Feeding habits of northeast atlantic Harp seal (Phoca groenlandica) along the Summer Ice Edge of the Barents Sea
Journal article, Peer reviewed
MetadataShow full item record
- Articles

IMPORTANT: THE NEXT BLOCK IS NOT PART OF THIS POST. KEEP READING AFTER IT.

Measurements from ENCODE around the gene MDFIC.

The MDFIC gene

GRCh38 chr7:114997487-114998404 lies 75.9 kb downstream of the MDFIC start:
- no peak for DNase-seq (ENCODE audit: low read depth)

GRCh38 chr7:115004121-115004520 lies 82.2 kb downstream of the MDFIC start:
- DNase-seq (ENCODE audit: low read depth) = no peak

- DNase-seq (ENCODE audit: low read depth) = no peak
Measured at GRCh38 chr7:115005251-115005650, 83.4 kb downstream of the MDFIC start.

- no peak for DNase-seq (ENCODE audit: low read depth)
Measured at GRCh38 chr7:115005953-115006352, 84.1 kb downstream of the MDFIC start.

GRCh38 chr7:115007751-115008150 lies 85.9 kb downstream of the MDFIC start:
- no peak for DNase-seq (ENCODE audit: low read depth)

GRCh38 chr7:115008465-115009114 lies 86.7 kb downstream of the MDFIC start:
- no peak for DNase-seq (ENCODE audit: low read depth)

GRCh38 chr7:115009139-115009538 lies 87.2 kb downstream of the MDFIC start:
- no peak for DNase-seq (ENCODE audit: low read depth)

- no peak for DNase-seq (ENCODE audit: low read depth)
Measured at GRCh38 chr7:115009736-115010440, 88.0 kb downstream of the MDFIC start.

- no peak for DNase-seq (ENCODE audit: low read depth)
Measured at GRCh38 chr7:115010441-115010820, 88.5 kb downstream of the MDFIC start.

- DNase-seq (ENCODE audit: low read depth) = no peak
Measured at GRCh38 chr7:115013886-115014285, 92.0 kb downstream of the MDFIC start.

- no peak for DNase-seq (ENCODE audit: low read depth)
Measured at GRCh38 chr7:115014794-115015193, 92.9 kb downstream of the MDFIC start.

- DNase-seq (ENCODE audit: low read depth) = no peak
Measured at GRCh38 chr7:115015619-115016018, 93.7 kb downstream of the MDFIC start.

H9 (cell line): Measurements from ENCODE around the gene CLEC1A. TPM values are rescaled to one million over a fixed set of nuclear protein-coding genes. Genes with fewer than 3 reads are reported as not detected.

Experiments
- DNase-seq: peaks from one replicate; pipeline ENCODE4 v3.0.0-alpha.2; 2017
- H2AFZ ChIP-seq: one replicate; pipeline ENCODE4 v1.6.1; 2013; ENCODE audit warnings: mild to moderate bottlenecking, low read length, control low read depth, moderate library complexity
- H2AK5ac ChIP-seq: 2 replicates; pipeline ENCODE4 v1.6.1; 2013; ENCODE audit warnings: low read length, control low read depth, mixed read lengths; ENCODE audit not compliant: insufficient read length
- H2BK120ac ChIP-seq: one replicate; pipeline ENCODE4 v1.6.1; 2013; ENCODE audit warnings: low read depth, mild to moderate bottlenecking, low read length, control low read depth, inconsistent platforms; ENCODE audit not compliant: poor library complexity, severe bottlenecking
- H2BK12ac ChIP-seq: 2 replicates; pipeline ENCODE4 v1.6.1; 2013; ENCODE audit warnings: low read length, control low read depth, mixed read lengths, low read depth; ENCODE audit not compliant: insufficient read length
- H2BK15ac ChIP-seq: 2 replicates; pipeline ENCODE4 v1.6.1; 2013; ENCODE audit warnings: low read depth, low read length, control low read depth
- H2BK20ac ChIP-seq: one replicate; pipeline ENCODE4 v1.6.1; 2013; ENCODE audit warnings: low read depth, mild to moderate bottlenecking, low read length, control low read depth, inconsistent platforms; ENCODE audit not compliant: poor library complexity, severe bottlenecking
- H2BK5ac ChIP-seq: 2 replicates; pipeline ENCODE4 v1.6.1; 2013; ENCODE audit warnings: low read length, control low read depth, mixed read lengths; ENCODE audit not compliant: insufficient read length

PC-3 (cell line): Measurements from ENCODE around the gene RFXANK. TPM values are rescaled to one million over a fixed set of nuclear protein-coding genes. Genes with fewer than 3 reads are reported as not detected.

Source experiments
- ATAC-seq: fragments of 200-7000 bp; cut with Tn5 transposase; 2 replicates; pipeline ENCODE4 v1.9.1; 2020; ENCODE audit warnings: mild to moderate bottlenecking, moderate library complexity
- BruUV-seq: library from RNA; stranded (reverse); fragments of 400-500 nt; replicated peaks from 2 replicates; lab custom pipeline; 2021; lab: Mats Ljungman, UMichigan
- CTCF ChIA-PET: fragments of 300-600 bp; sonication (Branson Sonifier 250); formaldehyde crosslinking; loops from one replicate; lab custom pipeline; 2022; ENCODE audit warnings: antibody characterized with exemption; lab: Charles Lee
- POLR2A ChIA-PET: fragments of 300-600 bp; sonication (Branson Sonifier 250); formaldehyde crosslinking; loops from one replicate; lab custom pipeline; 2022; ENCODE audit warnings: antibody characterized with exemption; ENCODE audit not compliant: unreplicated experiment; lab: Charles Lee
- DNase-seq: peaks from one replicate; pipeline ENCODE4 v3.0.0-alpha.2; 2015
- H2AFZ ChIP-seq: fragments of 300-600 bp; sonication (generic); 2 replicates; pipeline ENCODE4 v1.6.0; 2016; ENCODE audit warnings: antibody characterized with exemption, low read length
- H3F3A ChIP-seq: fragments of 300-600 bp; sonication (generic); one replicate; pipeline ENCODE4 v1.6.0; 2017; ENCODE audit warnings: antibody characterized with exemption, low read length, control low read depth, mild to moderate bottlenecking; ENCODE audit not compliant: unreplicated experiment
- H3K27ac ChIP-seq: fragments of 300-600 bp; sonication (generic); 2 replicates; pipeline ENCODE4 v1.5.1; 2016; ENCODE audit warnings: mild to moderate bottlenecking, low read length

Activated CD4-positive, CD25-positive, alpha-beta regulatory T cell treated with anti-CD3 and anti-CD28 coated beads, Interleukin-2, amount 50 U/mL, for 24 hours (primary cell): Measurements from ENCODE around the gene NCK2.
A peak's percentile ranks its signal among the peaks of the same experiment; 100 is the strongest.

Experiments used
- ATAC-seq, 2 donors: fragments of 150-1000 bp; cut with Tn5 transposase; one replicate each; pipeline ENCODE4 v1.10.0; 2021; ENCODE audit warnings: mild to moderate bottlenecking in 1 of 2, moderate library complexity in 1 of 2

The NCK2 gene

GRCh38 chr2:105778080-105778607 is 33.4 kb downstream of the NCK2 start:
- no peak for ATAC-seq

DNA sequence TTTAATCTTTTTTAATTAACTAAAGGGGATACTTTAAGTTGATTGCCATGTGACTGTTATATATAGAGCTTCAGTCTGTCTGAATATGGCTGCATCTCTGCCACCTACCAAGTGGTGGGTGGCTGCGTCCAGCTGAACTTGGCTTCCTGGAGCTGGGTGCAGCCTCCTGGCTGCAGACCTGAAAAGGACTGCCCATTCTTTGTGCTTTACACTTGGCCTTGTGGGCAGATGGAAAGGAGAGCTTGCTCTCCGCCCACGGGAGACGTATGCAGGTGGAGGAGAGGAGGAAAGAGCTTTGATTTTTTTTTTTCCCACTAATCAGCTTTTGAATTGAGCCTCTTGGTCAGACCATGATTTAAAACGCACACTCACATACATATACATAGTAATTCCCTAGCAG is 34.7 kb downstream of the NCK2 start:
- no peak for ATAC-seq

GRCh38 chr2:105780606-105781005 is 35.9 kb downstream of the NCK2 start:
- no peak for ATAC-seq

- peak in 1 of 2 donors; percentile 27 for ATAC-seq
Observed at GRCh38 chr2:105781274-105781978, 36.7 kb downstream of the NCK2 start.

Stomachs from 58 harp seals (Phoca groenlandica) from the northern part of the Barents Sea were collected between August 20 and September 5, 1987. Fifty-six of the stomachs contained identifiable remains. The amphipod Parathemisto libellula was the most common food item, found in 98% of the seal stomachs and constituting 57.9% of the total volume. Fish were the second most important prey group, with Arctic cod (Boreogadus saida) as the dominant species followed by Nybelin's sculpin (Triglops nybelini) and Greenland halibut (Reinhardtius hippoglossoides). Decapods, mainly Pandalus borealis, were also common as prey of harp seals. No sex- or agerelated differences in choice of food were found. From knowledge of the depths at locations where seals were collected and the presence of fresh benthic fishes in the seal stomachs, it is assumed that harp seals could forage at depths below 300 m.